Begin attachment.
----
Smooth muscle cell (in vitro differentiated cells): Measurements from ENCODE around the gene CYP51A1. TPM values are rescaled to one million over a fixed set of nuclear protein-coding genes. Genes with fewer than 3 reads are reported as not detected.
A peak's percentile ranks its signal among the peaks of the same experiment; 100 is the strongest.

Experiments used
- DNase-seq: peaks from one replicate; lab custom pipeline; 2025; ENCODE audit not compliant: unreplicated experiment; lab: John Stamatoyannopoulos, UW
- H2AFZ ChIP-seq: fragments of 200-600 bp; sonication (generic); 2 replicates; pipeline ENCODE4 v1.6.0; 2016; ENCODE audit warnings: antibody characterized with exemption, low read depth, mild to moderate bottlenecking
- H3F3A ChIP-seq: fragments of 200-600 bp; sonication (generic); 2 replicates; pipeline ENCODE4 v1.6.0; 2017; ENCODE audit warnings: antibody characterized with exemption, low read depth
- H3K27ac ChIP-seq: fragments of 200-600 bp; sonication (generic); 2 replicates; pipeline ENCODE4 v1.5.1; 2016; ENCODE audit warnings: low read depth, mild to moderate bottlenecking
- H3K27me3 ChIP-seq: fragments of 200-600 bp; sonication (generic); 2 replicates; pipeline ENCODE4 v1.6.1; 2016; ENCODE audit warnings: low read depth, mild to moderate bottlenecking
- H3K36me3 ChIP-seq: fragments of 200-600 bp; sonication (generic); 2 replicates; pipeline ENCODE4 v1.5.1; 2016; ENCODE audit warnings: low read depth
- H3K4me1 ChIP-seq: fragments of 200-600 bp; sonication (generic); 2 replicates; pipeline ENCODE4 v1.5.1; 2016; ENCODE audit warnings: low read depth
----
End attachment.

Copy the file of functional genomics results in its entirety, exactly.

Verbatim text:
Smooth muscle cell (in vitro differentiated cells): Measurements from ENCODE around the gene CYP51A1. TPM values are rescaled to one million over a fixed set of nuclear protein-coding genes. Genes with fewer than 3 reads are reported as not detected.
A peak's percentile ranks its signal among the peaks of the same experiment; 100 is the strongest.

Experiments used
- DNase-seq: peaks from one replicate; lab custom pipeline; 2025; ENCODE audit not compliant: unreplicated experiment; lab: John Stamatoyannopoulos, UW
- H2AFZ ChIP-seq: fragments of 200-600 bp; sonication (generic); 2 replicates; pipeline ENCODE4 v1.6.0; 2016; ENCODE audit warnings: antibody characterized with exemption, low read depth, mild to moderate bottlenecking
- H3F3A ChIP-seq: fragments of 200-600 bp; sonication (generic); 2 replicates; pipeline ENCODE4 v1.6.0; 2017; ENCODE audit warnings: antibody characterized with exemption, low read depth
- H3K27ac ChIP-seq: fragments of 200-600 bp; sonication (generic); 2 replicates; pipeline ENCODE4 v1.5.1; 2016; ENCODE audit warnings: low read depth, mild to moderate bottlenecking
- H3K27me3 ChIP-seq: fragments of 200-600 bp; sonication (generic); 2 replicates; pipeline ENCODE4 v1.6.1; 2016; ENCODE audit warnings: low read depth, mild to moderate bottlenecking
- H3K36me3 ChIP-seq: fragments of 200-600 bp; sonication (generic); 2 replicates; pipeline ENCODE4 v1.5.1; 2016; ENCODE audit warnings: low read depth
- H3K4me1 ChIP-seq: fragments of 200-600 bp; sonication (generic); 2 replicates; pipeline ENCODE4 v1.5.1; 2016; ENCODE audit warnings: low read depth